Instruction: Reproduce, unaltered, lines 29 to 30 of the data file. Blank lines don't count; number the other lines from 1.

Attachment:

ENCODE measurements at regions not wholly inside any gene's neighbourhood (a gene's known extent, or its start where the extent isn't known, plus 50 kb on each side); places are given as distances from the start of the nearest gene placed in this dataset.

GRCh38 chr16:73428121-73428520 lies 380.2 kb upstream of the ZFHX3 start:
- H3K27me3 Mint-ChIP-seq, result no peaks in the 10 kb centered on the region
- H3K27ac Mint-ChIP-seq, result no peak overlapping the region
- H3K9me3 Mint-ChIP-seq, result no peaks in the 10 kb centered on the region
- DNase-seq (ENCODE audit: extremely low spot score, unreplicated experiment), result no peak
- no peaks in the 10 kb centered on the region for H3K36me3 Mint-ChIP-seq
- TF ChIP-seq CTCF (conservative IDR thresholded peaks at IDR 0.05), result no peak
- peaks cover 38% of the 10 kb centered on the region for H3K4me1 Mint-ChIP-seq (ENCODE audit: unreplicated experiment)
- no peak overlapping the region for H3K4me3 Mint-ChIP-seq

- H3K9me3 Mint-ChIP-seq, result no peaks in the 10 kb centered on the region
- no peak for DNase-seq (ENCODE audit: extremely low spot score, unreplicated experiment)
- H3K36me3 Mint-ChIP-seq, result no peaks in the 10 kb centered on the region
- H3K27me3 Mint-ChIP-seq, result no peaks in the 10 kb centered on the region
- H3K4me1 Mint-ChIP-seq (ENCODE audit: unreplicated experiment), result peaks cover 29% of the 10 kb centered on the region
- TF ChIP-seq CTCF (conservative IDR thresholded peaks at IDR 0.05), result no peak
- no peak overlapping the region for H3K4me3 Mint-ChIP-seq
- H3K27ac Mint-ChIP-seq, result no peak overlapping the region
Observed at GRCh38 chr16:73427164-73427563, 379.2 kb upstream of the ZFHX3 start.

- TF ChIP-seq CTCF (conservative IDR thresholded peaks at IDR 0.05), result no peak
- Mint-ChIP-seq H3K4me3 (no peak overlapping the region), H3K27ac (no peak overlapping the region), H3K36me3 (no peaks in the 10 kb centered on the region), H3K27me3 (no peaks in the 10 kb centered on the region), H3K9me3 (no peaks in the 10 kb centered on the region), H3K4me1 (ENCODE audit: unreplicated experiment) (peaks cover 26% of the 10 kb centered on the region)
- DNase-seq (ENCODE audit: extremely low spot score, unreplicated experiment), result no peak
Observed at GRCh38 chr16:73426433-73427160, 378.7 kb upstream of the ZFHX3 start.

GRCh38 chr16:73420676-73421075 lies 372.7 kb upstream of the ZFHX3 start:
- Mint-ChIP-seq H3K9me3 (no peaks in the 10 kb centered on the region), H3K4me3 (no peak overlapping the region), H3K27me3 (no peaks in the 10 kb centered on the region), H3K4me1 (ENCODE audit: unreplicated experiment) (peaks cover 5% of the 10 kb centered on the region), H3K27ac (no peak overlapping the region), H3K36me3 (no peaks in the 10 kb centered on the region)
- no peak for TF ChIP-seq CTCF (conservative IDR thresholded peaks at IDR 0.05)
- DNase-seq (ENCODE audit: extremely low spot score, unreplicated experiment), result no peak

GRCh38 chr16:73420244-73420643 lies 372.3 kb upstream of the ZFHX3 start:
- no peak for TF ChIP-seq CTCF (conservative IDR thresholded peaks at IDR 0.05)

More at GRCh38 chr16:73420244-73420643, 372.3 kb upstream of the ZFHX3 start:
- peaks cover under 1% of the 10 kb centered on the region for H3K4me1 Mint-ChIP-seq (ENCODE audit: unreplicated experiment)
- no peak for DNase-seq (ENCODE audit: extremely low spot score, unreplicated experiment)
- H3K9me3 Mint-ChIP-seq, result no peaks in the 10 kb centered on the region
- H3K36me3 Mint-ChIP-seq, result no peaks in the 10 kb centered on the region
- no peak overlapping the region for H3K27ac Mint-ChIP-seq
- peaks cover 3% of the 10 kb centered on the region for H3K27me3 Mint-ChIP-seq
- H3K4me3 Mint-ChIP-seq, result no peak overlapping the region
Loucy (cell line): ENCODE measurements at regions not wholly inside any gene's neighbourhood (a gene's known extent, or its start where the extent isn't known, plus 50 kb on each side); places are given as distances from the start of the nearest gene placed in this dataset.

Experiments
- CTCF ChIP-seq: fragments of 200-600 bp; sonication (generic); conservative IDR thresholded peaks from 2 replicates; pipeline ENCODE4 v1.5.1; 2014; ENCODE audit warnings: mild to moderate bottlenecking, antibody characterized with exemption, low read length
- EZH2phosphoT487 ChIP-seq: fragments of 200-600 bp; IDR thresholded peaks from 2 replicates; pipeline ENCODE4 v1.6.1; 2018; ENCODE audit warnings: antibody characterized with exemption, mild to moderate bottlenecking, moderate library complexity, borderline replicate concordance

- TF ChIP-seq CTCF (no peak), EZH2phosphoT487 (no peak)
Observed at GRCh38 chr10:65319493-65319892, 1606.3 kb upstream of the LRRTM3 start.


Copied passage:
- no peak for TF ChIP-seq CTCF (conservative IDR thresholded peaks at IDR 0.05)

More at GRCh38 chr16:73420244-73420643, 372.3 kb upstream of the ZFHX3 start: